Hackaday Prize 2023: AC Measurements Made Easy

When working on simple DC systems, a small low-cost multimeter from the hardware store will get the job done well enough. Often they have the capability for measuring AC, but this is where cheap meters can get tripped up. Unless the waveform is a perfect sinusoid at a specific frequency, their simple algorithms won’t be able to give accurate readings like a high-quality meter will. [hesam.moshiri] took this as a design challenge, though, and built an AC multimeter to take into account some of the edge cases that come up when working with AC circuits, especially when dealing with inductive loads.

The small meter, an upgrade from a previous Arduino version that is now based on the ESP32, is capable of assessing root mean square (RMS) voltage, RMS current, active power, power factor, and energy consumption after first being calibrated using the included push buttons. Readings are given via a small OLED screen and have an accuracy rate of 0.5% or better. The board also includes modern design considerations such as galvanic isolation between the measurement side of the meter and the user interface side, each with its own isolated power supply.  The schematics and bill-of-materials are also available for anyone looking to recreate or build on this design.

With the project built on an easily-accessible platform like the ESP32, it would be possible to use this as a base to measure other types of signals as well. Square and triangle waves, as well as signals with a large amount of harmonics or with varying frequencies, all need different measurement techniques in order to get accurate readings. Take a look at this classic multimeter to see what that entails.

17 thoughts on “Hackaday Prize 2023: AC Measurements Made Easy

    1. The youtube video has two links in it’s description. One to the altium website, and another to pcbway:

      Apparently it uses an HLW8032 which does all the measurement, and it seems to push serial UART data through the isolation barrier (opto coupler).

      Yet another project which is the same as all those others before it. I’m more interested in accurate low power measurement. Such as measuring standby current / power of stuff in the sub milli watt range. I guess it’s not too difficult to do but you will need a switchable shunt resistor for measuring the low current. I may add this to a project like this some day, but at the moment I’ve got more projects in my head then I can manage.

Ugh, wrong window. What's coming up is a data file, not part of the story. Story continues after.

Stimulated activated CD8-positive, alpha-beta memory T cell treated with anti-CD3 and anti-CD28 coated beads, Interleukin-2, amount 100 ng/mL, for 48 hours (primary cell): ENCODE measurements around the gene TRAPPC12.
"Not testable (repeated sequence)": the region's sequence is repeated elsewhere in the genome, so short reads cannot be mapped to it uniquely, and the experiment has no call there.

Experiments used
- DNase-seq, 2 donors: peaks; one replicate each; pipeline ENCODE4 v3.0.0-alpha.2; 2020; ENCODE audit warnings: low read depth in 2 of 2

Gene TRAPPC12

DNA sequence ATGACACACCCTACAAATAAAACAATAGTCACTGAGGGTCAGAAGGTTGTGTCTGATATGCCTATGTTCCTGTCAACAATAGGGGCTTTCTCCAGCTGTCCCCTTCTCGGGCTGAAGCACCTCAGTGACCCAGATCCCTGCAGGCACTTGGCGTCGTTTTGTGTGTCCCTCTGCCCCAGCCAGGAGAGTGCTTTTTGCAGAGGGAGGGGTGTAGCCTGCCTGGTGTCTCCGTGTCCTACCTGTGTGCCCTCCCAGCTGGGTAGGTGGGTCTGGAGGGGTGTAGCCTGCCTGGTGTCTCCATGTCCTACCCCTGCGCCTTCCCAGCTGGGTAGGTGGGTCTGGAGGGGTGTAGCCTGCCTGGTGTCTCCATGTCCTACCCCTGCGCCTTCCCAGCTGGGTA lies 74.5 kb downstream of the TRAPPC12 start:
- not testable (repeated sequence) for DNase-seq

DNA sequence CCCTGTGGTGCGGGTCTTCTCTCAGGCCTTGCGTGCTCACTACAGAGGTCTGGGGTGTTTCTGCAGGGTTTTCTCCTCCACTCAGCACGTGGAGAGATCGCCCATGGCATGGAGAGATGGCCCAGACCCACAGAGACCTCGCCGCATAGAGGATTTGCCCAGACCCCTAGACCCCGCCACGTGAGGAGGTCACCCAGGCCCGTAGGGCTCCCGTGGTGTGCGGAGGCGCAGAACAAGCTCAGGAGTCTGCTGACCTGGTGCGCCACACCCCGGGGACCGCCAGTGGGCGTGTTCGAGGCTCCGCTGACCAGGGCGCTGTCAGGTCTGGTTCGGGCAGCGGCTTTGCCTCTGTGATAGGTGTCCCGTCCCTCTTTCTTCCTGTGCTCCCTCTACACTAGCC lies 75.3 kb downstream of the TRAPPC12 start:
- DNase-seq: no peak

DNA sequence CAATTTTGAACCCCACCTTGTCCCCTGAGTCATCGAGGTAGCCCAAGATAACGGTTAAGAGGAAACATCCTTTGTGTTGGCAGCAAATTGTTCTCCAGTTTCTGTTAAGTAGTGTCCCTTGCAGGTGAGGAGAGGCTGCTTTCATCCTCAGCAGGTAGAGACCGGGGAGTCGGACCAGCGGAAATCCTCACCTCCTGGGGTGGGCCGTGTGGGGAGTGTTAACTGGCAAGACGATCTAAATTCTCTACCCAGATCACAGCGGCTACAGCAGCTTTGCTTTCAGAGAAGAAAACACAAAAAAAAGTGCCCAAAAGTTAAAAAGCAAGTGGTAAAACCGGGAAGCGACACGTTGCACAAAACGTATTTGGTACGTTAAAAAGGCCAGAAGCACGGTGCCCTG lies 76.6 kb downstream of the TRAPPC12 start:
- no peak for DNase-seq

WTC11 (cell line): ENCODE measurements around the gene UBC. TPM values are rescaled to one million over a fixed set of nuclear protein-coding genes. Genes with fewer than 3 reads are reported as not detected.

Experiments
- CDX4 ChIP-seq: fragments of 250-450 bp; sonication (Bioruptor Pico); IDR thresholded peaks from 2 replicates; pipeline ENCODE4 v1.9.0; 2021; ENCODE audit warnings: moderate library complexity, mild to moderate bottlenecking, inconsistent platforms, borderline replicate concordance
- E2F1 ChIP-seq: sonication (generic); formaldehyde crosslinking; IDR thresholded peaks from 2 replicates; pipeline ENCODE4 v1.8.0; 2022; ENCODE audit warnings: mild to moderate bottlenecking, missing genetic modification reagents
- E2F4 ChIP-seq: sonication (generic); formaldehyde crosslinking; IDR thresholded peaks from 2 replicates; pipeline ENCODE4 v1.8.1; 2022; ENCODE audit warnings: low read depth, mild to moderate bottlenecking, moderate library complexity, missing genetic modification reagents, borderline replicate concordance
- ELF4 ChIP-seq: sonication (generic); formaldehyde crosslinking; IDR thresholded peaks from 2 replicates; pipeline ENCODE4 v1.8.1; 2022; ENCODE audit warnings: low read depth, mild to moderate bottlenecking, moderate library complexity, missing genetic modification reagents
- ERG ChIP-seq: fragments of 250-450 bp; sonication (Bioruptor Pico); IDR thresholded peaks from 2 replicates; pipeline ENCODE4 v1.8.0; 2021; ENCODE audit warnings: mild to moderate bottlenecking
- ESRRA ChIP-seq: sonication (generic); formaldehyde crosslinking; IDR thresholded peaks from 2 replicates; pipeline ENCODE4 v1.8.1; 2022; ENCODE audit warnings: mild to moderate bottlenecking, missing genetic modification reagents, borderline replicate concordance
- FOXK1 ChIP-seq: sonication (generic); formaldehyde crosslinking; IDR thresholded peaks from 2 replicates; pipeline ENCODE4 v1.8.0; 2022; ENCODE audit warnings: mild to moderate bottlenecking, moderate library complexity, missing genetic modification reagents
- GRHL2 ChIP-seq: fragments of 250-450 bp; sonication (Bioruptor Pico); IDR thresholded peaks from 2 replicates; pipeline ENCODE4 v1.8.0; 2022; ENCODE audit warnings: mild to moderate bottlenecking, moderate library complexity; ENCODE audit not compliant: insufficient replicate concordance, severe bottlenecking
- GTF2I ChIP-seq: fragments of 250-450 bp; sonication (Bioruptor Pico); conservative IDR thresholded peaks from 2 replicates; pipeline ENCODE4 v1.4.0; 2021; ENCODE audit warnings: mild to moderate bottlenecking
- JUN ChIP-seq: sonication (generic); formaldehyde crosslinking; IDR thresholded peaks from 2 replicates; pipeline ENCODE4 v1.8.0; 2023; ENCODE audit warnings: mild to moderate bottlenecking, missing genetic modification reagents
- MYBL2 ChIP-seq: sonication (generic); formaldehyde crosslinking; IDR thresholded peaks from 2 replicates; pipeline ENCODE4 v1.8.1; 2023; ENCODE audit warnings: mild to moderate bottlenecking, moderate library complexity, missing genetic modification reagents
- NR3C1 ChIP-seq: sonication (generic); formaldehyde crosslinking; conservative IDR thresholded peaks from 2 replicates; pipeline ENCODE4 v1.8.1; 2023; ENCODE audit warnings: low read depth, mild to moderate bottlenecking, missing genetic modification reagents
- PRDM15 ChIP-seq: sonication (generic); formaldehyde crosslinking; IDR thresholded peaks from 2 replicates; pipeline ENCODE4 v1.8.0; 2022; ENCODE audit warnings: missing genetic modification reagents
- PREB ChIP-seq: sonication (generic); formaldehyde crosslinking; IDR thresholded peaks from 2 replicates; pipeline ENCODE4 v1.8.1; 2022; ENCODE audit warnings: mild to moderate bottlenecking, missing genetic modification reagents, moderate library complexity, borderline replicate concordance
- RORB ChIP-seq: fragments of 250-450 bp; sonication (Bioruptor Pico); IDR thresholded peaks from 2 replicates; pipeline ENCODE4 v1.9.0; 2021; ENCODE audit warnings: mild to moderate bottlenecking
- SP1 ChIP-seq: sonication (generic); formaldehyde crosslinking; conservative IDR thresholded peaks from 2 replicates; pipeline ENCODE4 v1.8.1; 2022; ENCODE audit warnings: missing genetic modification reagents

1. In case my other comment doesn’t get past the filter.
    Check the hackaday io page for this project. There’s a link that seems to lead to the project site and embedded link to the sales link for parts.


  2. I tried this comment before, and it wouldn’t post –

    the actual (not that detailed) article is here – LINK REMOVED TO SEE IF COMMENT WILL POST!

    No details on how it does anything, no firmware source code, and no esp32 in the circuit diagram (it uses a STM32).
    So I’m wondering why it is in the HaD prize group…

  3. Seems like a lot of trouble to go to, since Analog Devices has been making low-cost, single-chip RMS-to-DC converters (the AD 536/636/736 series, among others) for an awfully long time. So long, in fact, that there’s a wealth of information available in the form of application notes and design articles, such as the following–

    “AD536AIntegrated Circuit,True RMS-to-DC Converter”

    “New Products Appendix to the RMSto DC Conversion Application Guide”

    “Designing a True RMS to DC Converter using IC AD736”
    Published February 28, 2020

    “Understand How to Effectively Monitor Signal Voltage and Power with RMS-to-DC Converters”
    By Art Pini
    Contributed By DigiKey’s North American Editors

        1. “…And how did you get a comment to have a link anyway?…”

          Very sophisticated answer: pure dumb luck.
          Even though HAD doesn’t have a “preview” function, one day I decided to try and type in, or paste, the URL (BY ITSELF, on a completely separate line; see the entry/entries above)–and it worked!
          I haven’t tried the HTML-tag redirection trick, “<a href=…" here on HAD (may not work, anyway), but as long as simply typing the URL works, that’s good enough for me…and a lot easier than trying to remember the syntax of the HTML "<a href..." tag.
          Best of luck.

        2. I’m not sure if it still works this way, but a URL without any other text would not post to Comments (anti-spam feature? )
          I also text a line before the URL .

  4. Another Hackaday.io post with NO REAL INFORMATION! Where is the schematic and BOM? Missing again. There’s just some person on YouTube holding a PCB and talking on-and-on. Before some Hackaday.io article gets pointed to by a real Hackaday.com post, it should meet certain minimum standards: like a readable schematic and BOM in .pdf format.

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